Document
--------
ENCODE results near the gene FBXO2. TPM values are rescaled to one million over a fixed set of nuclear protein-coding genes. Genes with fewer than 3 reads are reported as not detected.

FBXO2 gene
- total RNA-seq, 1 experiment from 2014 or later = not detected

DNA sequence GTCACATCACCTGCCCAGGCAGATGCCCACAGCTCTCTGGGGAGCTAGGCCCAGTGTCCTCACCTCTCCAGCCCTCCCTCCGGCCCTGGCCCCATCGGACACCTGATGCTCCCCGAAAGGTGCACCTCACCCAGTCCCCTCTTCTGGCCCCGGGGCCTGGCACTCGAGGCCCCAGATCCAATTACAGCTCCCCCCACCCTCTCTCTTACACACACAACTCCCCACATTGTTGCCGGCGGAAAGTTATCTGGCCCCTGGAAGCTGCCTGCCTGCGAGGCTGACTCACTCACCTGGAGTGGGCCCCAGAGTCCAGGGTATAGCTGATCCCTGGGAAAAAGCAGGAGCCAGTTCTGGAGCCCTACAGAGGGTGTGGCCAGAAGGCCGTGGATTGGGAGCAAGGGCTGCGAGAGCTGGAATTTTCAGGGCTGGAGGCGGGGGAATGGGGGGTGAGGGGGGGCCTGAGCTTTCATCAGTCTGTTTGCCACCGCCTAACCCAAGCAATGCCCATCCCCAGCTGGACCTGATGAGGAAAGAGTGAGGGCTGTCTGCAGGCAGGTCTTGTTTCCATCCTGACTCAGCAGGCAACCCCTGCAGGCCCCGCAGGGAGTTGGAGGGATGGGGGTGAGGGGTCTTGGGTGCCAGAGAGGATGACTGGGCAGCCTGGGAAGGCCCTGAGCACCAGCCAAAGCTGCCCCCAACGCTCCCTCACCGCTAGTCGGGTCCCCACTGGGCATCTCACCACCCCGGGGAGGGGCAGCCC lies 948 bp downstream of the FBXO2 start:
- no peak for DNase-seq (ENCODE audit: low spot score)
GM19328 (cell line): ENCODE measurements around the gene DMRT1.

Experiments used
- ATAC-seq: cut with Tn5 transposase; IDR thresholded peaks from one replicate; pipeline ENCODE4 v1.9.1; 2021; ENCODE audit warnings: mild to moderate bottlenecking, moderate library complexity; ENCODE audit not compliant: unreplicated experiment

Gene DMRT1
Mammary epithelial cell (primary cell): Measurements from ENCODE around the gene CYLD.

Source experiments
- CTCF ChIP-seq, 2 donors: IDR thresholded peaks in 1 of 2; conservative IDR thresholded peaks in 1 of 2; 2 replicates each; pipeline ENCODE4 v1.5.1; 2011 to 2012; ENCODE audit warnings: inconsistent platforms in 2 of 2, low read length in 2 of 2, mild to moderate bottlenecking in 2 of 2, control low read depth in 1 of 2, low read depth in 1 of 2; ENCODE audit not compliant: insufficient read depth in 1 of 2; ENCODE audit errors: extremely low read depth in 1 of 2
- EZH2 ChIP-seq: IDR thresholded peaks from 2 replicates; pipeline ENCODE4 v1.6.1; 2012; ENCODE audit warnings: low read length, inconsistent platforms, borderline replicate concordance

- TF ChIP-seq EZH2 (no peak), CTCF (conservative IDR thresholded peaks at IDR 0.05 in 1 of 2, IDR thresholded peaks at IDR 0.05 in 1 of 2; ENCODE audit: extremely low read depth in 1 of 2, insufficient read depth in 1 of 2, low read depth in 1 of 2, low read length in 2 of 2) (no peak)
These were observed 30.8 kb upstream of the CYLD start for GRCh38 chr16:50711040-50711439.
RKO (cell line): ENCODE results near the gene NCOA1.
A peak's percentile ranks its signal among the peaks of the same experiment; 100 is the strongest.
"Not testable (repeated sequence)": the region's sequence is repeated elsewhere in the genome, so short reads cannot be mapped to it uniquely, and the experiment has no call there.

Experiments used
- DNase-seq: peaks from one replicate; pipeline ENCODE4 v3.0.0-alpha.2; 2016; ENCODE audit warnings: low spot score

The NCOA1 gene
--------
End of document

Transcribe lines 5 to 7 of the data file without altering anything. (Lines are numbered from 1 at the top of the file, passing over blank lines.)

- no peak for DNase-seq (ENCODE audit: low spot score)
GM19328 (cell line): ENCODE measurements around the gene DMRT1.

Experiments used